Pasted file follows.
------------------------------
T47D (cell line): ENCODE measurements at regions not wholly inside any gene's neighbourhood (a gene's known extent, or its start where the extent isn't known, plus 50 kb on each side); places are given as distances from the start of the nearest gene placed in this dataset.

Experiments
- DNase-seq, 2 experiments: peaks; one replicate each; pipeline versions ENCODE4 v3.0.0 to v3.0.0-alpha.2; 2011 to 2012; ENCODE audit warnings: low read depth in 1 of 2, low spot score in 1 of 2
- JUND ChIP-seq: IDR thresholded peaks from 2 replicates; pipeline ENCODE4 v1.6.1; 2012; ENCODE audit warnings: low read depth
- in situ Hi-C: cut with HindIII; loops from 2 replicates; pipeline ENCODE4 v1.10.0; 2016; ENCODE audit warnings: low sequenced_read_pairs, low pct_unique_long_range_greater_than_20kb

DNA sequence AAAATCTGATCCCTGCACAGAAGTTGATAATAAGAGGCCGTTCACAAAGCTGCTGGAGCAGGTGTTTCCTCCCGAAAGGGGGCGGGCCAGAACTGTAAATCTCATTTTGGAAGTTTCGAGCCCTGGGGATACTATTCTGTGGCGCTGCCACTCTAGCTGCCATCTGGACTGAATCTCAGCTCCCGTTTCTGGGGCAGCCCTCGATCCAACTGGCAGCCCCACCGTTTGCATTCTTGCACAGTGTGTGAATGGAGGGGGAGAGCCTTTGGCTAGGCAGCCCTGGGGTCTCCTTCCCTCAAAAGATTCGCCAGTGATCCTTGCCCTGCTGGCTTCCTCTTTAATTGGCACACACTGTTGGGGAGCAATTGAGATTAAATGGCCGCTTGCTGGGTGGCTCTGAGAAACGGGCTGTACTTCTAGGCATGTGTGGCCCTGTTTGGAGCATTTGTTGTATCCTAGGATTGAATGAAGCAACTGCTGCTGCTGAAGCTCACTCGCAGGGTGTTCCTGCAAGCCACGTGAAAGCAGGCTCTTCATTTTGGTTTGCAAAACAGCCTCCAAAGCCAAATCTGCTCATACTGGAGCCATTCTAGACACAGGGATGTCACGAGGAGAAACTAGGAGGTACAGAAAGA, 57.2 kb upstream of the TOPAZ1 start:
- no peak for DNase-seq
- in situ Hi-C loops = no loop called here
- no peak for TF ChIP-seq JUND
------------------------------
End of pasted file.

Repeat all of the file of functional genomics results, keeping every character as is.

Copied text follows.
T47D (cell line): ENCODE measurements at regions not wholly inside any gene's neighbourhood (a gene's known extent, or its start where the extent isn't known, plus 50 kb on each side); places are given as distances from the start of the nearest gene placed in this dataset.

Experiments
- DNase-seq, 2 experiments: peaks; one replicate each; pipeline versions ENCODE4 v3.0.0 to v3.0.0-alpha.2; 2011 to 2012; ENCODE audit warnings: low read depth in 1 of 2, low spot score in 1 of 2
- JUND ChIP-seq: IDR thresholded peaks from 2 replicates; pipeline ENCODE4 v1.6.1; 2012; ENCODE audit warnings: low read depth
- in situ Hi-C: cut with HindIII; loops from 2 replicates; pipeline ENCODE4 v1.10.0; 2016; ENCODE audit warnings: low sequenced_read_pairs, low pct_unique_long_range_greater_than_20kb

DNA sequence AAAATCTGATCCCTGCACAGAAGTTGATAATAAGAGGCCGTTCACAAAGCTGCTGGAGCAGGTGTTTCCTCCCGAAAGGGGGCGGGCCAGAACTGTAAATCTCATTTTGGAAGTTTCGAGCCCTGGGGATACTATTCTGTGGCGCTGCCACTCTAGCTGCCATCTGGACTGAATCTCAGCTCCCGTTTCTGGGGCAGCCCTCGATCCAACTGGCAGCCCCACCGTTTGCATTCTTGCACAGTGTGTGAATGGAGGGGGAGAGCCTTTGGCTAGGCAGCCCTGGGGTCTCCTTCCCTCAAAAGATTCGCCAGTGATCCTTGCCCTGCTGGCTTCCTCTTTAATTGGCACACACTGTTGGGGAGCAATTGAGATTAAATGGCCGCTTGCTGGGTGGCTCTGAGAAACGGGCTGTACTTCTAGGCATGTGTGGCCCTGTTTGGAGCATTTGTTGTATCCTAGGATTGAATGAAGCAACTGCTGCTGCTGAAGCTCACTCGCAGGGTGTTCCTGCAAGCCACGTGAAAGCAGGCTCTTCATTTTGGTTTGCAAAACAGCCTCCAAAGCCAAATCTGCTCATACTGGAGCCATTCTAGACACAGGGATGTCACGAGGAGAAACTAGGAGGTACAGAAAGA, 57.2 kb upstream of the TOPAZ1 start:
- no peak for DNase-seq
- in situ Hi-C loops = no loop called here
- no peak for TF ChIP-seq JUND